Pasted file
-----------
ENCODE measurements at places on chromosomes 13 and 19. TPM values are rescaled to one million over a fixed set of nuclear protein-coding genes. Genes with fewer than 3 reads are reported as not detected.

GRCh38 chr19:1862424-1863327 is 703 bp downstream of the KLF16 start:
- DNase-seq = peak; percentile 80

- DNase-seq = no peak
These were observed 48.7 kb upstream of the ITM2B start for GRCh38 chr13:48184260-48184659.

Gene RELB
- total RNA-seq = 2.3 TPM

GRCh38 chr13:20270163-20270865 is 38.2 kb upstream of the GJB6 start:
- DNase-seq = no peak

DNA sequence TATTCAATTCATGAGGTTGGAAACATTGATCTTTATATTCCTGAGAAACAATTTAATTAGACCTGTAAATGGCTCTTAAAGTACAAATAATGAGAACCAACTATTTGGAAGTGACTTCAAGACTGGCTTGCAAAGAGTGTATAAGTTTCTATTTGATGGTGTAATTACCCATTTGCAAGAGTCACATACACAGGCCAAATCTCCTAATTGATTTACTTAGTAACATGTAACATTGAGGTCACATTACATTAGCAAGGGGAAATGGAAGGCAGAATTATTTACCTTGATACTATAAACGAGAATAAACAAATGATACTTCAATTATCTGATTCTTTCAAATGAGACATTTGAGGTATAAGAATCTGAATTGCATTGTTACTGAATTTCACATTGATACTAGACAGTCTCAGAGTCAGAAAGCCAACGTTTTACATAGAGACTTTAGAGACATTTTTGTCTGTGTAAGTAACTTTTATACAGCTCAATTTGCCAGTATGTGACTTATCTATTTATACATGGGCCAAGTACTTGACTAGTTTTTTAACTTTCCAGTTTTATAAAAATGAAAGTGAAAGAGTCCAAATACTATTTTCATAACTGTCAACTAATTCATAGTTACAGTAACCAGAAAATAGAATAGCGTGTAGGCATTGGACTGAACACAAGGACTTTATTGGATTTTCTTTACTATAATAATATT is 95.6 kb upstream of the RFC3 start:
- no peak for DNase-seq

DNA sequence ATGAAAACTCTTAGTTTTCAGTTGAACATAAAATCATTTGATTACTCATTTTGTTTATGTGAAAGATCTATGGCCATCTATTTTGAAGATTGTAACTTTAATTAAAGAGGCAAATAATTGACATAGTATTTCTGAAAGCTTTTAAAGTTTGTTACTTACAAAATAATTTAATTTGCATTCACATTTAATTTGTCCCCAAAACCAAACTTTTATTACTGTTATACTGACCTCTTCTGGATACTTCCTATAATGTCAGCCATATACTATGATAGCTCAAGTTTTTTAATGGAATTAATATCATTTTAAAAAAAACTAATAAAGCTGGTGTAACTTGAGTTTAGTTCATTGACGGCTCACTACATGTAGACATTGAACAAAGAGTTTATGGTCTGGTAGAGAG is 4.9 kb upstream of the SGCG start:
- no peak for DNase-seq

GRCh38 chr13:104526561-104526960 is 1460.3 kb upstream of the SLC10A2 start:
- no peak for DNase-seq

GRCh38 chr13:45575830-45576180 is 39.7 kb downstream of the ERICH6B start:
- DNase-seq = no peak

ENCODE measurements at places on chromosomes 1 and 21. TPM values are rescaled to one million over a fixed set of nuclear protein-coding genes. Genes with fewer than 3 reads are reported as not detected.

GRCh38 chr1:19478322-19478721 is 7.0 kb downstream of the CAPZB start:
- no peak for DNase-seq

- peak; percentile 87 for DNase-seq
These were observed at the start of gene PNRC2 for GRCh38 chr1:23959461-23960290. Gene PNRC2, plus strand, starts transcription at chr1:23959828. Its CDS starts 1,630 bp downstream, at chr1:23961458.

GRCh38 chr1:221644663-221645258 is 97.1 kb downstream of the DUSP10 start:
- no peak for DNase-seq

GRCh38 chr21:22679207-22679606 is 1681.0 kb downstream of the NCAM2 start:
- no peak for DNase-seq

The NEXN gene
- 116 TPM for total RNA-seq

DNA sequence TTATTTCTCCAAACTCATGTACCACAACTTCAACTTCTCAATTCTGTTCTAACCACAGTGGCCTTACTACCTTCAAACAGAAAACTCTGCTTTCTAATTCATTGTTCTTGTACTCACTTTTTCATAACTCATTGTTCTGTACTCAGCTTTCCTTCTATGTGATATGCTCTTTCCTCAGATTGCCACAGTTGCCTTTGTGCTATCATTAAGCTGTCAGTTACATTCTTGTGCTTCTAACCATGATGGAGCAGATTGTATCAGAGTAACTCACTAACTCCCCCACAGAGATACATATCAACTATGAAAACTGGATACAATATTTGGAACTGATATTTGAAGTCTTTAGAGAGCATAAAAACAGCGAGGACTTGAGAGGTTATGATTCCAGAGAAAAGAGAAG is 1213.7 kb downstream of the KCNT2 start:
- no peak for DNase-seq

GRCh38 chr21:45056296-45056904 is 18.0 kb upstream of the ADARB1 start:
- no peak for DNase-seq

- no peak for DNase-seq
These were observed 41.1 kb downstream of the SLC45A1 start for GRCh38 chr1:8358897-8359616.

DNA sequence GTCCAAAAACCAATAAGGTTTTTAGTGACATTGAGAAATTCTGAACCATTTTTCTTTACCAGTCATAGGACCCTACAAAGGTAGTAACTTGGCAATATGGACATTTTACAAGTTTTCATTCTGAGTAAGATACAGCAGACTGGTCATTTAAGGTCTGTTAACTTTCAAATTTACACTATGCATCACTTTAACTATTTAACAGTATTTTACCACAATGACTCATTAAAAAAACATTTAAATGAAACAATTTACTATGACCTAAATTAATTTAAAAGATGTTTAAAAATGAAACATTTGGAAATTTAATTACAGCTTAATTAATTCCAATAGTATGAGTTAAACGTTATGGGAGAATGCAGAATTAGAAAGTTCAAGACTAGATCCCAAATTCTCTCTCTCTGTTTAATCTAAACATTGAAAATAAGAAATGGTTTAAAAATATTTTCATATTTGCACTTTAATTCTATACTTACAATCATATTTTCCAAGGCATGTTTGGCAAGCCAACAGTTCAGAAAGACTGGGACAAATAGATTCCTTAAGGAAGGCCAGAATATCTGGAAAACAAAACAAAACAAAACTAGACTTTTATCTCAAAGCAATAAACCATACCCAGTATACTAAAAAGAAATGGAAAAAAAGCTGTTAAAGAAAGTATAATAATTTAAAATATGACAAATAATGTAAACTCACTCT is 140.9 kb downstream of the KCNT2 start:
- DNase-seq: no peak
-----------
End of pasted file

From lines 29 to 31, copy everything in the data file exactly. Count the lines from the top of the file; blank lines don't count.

DNA sequence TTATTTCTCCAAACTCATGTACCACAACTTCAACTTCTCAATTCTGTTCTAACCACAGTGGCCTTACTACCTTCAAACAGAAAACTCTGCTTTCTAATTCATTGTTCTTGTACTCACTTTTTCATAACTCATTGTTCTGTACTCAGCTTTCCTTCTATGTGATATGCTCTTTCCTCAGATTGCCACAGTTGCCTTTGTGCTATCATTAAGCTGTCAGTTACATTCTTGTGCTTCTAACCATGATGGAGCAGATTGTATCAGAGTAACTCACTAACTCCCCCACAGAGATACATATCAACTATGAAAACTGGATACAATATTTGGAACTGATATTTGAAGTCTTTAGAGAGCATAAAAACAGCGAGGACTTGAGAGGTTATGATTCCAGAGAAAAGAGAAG is 1213.7 kb downstream of the KCNT2 start:
- no peak for DNase-seq

GRCh38 chr21:45056296-45056904 is 18.0 kb upstream of the ADARB1 start: